62 SÚA—AÚV KSČ, f. 19/7, a.j. 290/17.
63 SÚA—AÚV KSČ, f. 19/7, a.j. 290/10.
64 SÚA—AÚV KSČ, f. 19/7, a.j. 290/77-78.
65 SÚA—AÚV KSČ, f. 19/7, a.j. 290/31.
66 See the 1951 suggestion for extending the courses to two years in order to increase the number of worker-students at university. SÚA—AÚV KSČ, f. 19/7, a.j. 290/133.
67 SÚA—AÚV KSČ, f. 02/4, a.j. 113/21/3.
68 SÚA—AÚV KSČ, f. 19/7, a.j. 290/90, 92.
69 These students chose the following fields of study: 760 technical sciences, 91 architecture, 22 applied arts, 254 agriculture and forestry, 5 veterinary medicine, 62 law, 42 science, 58 humanities, 133 education, and 56 medicine; 30 went on to the military medical academy and 14 to the VSPHV. SÚA—AÚV KSČ, f. 19/7, a.j. 290/29-30.
70 SÚA—AÚV KSČ, f. 19/7, a.j. 290/78.
71 SÚA—AÚV KSČ, f. 02/4, a.j. 107 b.29/1-2. The breakdown was coordinated with several ministries.
72 SÚA—AÚV KSČ, f. 02/4, a.j. 113 b.21/3-4. East German communists issued more precise definitions aimed at workers who were involved in production before the war and at peasants with fewer than 10 hectares of land. See “Stenographische Niederschrift des Referats des Genossen Anton Ackermann auf der Arbeitstagung fiber die Frage der Auswahl und Zulassung zum Hochschulstudium; Freitag den 6. Mai 1949,” 7-9 in Stiftung Archiv der Parteien und Massenorganisationen im Bundesarchiv, Berlin, Zentrales Parteiarchiv IV2/9.04/464 (unnumbered).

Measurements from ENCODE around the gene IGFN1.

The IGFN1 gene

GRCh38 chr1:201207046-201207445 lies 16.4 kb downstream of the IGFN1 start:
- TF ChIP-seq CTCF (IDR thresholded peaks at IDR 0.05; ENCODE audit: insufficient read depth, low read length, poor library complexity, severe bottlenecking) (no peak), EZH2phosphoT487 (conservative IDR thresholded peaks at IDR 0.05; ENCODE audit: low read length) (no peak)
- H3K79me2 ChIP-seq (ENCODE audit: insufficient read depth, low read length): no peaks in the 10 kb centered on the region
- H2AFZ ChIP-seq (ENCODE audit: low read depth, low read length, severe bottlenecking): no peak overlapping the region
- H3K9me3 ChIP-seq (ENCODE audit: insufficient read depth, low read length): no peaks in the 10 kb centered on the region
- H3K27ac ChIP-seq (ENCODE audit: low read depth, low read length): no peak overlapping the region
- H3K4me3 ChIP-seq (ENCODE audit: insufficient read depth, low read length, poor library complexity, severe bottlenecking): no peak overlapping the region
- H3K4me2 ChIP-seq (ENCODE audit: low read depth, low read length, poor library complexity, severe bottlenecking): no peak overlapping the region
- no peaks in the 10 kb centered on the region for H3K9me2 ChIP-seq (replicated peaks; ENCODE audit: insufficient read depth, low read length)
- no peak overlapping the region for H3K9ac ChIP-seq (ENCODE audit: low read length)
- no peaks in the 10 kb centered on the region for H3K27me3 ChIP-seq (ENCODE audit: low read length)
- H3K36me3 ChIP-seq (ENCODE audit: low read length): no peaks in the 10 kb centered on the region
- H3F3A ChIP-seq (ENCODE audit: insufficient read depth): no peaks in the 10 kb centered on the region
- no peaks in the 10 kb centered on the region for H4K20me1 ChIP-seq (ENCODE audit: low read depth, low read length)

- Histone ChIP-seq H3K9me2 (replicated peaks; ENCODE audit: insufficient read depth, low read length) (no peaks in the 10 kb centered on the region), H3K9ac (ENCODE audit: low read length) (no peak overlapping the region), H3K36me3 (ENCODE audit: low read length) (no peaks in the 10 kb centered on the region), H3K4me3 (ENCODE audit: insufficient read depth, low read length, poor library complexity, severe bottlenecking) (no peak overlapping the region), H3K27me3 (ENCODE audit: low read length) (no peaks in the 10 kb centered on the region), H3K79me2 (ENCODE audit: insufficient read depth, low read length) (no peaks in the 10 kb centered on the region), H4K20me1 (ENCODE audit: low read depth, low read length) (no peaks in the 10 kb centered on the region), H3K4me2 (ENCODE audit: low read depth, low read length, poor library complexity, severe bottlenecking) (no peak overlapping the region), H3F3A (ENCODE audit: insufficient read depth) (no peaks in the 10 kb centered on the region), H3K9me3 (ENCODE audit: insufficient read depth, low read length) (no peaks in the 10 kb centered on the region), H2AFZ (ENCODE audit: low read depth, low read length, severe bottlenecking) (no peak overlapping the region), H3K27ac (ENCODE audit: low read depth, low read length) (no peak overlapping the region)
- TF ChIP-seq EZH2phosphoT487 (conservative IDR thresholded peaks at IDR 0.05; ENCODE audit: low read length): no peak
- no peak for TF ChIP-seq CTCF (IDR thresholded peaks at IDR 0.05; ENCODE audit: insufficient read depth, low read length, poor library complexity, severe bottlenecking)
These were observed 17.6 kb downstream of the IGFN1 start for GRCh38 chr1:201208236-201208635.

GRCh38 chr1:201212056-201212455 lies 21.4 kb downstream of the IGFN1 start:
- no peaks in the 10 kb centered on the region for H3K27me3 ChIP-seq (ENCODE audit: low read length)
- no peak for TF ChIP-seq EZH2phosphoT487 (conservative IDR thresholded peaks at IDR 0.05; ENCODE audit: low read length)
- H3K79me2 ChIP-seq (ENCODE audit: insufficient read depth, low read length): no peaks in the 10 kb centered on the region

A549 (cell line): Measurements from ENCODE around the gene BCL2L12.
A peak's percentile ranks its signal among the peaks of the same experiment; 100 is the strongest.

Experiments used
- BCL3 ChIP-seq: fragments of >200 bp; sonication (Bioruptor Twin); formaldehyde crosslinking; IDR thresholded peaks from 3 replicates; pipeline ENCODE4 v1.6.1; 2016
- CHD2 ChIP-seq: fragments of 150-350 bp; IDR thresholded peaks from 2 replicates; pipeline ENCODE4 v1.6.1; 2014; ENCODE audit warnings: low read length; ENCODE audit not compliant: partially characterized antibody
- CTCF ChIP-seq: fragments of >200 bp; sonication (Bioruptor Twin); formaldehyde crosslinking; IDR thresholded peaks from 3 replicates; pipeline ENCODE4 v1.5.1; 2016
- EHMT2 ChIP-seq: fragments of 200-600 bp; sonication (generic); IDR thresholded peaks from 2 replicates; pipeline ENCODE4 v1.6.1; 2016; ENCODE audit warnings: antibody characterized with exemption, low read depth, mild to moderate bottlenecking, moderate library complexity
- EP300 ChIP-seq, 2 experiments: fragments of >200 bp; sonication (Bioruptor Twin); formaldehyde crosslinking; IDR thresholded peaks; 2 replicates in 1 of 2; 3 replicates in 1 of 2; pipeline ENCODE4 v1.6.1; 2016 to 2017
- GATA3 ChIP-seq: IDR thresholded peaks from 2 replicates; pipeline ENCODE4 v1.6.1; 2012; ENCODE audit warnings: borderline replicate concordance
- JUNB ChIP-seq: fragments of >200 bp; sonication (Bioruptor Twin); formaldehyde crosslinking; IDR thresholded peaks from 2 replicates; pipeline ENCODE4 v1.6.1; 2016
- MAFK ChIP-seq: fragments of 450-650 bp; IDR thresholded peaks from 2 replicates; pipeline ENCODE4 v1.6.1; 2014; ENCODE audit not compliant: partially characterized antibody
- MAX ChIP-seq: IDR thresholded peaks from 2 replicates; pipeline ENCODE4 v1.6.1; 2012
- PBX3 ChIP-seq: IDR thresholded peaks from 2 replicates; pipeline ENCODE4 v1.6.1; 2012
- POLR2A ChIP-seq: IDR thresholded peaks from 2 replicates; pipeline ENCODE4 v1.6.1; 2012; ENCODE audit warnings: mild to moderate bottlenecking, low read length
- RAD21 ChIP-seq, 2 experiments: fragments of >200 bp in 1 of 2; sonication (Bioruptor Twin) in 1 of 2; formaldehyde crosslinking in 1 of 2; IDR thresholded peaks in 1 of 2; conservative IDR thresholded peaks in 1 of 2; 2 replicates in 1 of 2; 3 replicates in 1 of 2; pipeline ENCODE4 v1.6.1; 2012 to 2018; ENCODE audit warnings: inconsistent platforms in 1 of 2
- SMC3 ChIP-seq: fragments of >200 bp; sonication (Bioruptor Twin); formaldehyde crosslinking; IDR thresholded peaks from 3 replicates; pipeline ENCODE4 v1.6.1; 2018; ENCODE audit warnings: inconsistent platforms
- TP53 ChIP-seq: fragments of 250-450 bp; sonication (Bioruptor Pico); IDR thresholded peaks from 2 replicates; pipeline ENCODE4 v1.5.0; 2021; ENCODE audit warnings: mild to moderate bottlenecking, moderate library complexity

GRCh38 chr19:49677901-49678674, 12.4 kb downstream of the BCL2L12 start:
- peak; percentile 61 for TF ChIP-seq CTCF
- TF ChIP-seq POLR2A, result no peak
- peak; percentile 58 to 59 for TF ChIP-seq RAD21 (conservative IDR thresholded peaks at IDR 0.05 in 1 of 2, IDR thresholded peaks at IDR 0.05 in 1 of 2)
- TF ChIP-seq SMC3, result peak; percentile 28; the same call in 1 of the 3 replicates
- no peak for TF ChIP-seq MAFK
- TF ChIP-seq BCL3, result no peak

73 One of these supervisory trips occurred on 16-17 March 1950. SÚA—AÚV KSČ, f. 19/7, a.j. 260/19.
74 SÚA—AÚV KSČ, f. 19/7, a.j. 290/78.
75 SÚA—AÚV KSČ, f. 19/7, a.j. 260/175.
76 SÚA—AÚV KSČ, f. 19/7, a.j. 290/121.
77 SÚA—AÚV KSČ, f. 19/7, a.j. 290/78-79, 107.
78 SÚA—AÚV KSČ, f. 100/1, a.j. 1154/34.
79 During the entrance examinations, ministry representatives took special pains to make sure that “academic” criteria did not prevail: “At the beginning, the method of testing was sometimes a bit academic (Hradec, Ostrava), although in the course of the examinations a correction was made.” SÚA—AÚV KSČ, f. 19/7, a.j. 290/107-10, 120-21.
80 Emphasis in original. SÚA—AÚV KSČ, f. 19/7, a.j. 290/107.
81 SÚA—AÚV KSČ, f. 19/7, a.j. 260/178.
82 A report from early 1951 speaks of a very strenuous schedule, with “escalating competition,” “daily inspections,” “exhausting student meetings,” and “collective kinds of study in so-called shock-worker groups.” SÚA—AÚV KSČ, f. 19/7, a.j. 290/1.
83 In other courses this criticism took place weekly, however. SÚA—AÚV KSČ, f. 19/7, a.j. 290/83, 90-92.
84 Course members worked as political agitators and took part in labor “brigades” to mines or construction sites, for example. SÚA—AÚV KSČ, f. 19/7, a.j. 290/115-16.
85 SÚA—AÚV KSČ, f. 19/7, a.j. 260/175.
86 SÚA—AÚV KSČ, f. 02/4, a.j. 188 b. 18/3-4.
87 SÚA—AÚV KSČ, f. 19/7, a.j. 260/244 (reverse).
88 SÚA—AÚV KSČ, f. 19/7, a.j. 265/59.